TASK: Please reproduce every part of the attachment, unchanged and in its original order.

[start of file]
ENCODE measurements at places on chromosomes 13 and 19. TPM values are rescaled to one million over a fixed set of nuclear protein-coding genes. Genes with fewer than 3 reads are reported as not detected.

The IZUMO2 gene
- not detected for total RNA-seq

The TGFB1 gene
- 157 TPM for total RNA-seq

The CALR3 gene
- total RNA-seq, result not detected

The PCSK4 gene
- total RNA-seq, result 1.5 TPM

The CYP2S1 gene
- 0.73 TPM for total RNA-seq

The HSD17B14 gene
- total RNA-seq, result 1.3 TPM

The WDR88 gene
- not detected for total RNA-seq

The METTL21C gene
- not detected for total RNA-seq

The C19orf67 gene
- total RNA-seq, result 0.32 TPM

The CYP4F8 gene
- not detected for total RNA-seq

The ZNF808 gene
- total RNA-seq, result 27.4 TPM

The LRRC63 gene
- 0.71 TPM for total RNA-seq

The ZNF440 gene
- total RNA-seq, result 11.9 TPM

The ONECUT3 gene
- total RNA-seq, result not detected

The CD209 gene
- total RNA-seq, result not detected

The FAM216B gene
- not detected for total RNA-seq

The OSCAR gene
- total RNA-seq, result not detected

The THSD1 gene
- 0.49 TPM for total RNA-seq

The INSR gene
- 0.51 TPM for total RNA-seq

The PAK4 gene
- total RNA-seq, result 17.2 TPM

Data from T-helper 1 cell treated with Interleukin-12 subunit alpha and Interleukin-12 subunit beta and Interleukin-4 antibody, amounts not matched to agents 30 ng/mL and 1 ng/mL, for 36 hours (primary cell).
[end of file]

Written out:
ENCODE measurements at places on chromosomes 13 and 19. TPM values are rescaled to one million over a fixed set of nuclear protein-coding genes. Genes with fewer than 3 reads are reported as not detected.

The IZUMO2 gene
- not detected for total RNA-seq

The TGFB1 gene
- 157 TPM for total RNA-seq

The CALR3 gene
- total RNA-seq, result not detected

The PCSK4 gene
- total RNA-seq, result 1.5 TPM

The CYP2S1 gene
- 0.73 TPM for total RNA-seq

The HSD17B14 gene
- total RNA-seq, result 1.3 TPM

The WDR88 gene
- not detected for total RNA-seq

The METTL21C gene
- not detected for total RNA-seq

The C19orf67 gene
- total RNA-seq, result 0.32 TPM

The CYP4F8 gene
- not detected for total RNA-seq

The ZNF808 gene
- total RNA-seq, result 27.4 TPM

The LRRC63 gene
- 0.71 TPM for total RNA-seq

The ZNF440 gene
- total RNA-seq, result 11.9 TPM

The ONECUT3 gene
- total RNA-seq, result not detected

The CD209 gene
- total RNA-seq, result not detected

The FAM216B gene
- not detected for total RNA-seq

The OSCAR gene
- total RNA-seq, result not detected

The THSD1 gene
- 0.49 TPM for total RNA-seq

The INSR gene
- 0.51 TPM for total RNA-seq

The PAK4 gene
- total RNA-seq, result 17.2 TPM

Data from T-helper 1 cell treated with Interleukin-12 subunit alpha and Interleukin-12 subunit beta and Interleukin-4 antibody, amounts not matched to agents 30 ng/mL and 1 ng/mL, for 36 hours (primary cell).